After another week of sniping and criticism, experts are wondering whether relations between Greece, its euro zone neighbors -- and international creditors – are salvageable.
Greece's Prime Minister Alexis Tspiras was in Brussels Friday to meet the president of the European Parliament, Martin Schulz, and the head of the European Commission, Jean-Claude Juncker. Discussions were expected to be dominated by Athens' desperate need for further funding.
Speaking at a press conference with Schulz, Tsipras reiterated his country's dedication to implementing reforms.
"The message of our discussions was now it's time to give a message of hope to the Greek people. Nt only implement, implement, implement, obligations, obligations, obligations - but now the message that European institutions will give help and solidarity with ways to overcome this situation," he said.
Referencing tensions between Greece and its European partners over the bailout, the prime minister emphasized the joint nature of discussions.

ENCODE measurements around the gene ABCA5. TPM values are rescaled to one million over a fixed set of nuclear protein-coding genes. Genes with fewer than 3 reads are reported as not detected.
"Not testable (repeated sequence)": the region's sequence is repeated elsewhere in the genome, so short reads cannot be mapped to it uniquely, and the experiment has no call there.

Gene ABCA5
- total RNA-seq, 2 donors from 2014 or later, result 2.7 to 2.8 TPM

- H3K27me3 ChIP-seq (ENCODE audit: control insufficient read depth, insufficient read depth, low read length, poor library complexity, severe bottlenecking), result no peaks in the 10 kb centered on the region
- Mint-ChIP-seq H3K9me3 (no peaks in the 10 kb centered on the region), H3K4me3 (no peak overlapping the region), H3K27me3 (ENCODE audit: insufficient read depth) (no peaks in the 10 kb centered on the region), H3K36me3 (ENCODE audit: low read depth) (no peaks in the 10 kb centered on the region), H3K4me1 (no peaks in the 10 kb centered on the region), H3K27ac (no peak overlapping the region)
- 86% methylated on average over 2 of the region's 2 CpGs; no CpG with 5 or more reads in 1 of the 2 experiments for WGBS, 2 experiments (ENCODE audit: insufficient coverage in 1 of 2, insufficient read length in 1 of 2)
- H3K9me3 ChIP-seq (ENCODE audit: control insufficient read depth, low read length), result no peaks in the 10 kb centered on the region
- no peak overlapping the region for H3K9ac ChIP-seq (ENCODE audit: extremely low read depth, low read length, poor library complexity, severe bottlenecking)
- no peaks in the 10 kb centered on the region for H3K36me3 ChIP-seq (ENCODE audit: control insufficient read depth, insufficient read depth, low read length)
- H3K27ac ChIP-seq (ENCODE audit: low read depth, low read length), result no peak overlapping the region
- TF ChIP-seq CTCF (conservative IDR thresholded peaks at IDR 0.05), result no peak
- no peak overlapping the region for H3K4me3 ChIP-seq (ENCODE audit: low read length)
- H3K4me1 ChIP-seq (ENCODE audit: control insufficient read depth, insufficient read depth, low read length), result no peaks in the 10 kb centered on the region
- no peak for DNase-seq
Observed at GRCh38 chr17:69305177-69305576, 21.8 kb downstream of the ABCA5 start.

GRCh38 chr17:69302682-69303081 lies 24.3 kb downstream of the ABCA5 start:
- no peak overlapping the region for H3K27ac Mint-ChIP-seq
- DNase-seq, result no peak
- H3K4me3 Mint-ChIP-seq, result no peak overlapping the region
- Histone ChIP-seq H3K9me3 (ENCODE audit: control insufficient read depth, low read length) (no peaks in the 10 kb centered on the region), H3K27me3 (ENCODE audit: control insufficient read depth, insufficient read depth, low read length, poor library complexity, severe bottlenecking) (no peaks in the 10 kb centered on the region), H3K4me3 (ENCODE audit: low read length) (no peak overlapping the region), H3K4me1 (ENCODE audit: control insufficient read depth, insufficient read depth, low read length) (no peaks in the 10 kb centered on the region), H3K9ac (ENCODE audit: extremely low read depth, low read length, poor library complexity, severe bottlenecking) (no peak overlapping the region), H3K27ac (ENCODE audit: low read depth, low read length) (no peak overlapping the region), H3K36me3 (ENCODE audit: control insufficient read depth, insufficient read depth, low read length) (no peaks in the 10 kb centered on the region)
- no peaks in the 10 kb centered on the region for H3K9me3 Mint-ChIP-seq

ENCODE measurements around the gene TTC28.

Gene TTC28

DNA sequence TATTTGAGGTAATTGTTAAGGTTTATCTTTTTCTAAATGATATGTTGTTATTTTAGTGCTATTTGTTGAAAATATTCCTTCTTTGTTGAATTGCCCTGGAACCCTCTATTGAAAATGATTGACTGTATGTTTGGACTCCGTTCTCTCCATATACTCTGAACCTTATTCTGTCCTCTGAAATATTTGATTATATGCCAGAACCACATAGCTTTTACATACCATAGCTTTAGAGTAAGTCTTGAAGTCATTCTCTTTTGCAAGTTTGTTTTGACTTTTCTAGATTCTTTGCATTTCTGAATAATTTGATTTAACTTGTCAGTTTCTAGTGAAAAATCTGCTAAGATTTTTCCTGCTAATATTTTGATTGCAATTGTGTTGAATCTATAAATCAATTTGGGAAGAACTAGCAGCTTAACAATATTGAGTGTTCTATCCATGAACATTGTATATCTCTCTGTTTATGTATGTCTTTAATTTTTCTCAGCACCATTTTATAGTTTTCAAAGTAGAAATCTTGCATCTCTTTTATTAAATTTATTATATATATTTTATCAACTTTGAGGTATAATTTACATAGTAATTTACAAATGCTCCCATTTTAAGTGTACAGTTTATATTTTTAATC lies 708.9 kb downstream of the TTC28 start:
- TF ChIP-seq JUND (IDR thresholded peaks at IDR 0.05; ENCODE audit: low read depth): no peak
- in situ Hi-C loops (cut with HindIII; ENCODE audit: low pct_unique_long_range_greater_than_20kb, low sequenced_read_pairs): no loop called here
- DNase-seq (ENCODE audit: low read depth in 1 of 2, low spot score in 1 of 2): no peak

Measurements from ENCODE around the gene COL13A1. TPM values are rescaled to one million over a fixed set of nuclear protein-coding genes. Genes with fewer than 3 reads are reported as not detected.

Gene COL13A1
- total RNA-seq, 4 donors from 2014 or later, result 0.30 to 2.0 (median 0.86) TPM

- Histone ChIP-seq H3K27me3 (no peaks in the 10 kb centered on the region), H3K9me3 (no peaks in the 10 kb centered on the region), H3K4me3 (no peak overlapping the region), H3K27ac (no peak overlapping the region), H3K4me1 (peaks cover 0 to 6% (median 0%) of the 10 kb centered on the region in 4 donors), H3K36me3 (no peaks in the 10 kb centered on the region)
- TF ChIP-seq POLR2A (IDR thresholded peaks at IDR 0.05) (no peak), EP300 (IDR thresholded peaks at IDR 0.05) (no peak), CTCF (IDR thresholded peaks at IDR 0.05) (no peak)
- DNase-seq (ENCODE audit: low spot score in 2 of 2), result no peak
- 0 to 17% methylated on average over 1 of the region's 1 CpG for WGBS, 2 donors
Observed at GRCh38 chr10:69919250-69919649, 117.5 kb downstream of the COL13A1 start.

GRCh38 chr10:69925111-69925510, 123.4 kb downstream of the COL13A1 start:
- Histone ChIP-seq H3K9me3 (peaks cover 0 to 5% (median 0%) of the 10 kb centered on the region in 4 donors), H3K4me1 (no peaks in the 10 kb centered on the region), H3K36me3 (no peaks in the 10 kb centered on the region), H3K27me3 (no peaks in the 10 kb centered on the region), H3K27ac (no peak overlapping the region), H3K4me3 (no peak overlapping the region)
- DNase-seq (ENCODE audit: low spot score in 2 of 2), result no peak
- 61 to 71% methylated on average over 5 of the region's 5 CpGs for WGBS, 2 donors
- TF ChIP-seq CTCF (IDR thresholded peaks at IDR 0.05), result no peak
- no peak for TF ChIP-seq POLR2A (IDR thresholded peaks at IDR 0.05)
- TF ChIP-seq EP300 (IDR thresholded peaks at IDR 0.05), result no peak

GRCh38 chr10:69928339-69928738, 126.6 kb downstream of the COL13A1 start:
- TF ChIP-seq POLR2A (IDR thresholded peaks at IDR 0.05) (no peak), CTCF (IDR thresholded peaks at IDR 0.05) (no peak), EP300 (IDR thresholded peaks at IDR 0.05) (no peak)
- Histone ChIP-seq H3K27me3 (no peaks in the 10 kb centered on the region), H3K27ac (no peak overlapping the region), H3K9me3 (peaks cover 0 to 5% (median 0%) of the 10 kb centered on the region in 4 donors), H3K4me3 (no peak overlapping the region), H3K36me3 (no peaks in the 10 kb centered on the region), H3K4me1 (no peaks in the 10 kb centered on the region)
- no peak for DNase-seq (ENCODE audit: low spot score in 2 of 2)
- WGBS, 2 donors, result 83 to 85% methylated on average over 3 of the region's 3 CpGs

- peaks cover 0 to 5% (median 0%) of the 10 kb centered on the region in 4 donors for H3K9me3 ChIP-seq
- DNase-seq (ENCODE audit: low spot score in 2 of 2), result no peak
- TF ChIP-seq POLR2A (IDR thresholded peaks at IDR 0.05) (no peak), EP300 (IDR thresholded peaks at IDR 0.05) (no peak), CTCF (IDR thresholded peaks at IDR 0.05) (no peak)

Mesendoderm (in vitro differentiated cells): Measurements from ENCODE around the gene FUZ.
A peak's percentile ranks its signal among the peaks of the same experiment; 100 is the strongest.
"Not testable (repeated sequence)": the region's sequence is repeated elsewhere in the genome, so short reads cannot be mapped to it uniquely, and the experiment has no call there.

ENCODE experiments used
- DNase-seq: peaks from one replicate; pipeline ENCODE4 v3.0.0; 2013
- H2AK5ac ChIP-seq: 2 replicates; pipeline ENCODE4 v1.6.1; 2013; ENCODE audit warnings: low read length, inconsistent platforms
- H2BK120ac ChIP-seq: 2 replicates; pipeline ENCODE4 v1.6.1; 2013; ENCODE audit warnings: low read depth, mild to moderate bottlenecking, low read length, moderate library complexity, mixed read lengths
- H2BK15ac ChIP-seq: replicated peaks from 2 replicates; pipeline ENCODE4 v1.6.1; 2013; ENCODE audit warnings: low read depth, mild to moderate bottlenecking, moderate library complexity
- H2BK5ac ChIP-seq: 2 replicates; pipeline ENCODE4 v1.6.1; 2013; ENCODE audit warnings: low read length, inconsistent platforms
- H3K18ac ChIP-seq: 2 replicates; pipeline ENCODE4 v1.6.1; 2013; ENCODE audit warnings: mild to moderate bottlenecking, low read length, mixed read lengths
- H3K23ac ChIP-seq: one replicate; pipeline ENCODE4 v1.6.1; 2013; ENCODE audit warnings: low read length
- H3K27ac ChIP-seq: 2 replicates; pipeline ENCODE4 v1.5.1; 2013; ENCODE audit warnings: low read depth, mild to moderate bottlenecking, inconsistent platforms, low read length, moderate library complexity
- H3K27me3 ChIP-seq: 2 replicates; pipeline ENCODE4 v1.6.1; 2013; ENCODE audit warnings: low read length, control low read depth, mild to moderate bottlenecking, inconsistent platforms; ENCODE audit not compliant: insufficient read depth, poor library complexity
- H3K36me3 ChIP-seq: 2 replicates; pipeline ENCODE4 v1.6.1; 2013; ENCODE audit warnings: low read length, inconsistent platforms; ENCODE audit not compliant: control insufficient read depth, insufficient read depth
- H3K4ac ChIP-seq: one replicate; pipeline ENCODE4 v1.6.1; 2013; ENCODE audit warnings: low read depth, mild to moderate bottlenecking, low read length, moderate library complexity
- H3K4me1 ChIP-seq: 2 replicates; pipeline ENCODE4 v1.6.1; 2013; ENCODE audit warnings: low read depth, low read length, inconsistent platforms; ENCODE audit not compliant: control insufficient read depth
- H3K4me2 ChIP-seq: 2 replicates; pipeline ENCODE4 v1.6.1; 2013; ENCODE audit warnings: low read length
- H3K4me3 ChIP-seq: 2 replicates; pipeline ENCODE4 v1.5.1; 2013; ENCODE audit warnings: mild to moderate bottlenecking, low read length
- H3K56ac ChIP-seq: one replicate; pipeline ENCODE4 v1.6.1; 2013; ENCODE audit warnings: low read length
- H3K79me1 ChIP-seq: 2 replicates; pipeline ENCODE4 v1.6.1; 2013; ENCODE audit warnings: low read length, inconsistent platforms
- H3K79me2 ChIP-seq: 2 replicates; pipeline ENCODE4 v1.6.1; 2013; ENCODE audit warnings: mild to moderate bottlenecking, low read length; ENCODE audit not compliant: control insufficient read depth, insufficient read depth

"I believe there is no Greek problem, there is an European problem - and because we want to go on together, I think at the end of the day we will resolve all these misunderstanding," he added.
On Thursday, Tsipras visited Paris for meetings at the Organization of Economic Co-operation and Development and to try to reassure Greece's euro zone partners that the country would stick to its reforms and bailout program, which was extended by four-months in February.
"There is no reason for concern... even if there is no timely disbursement of a (loan) tranche, Greece will meet its obligations," he told reporters, according to Reuters.
"We are here in order for the OECD to put its stamp on the reforms that the Greek government wants to push on with and I believe that this stamp in our passport will be very significant to build mutual trust with our lenders."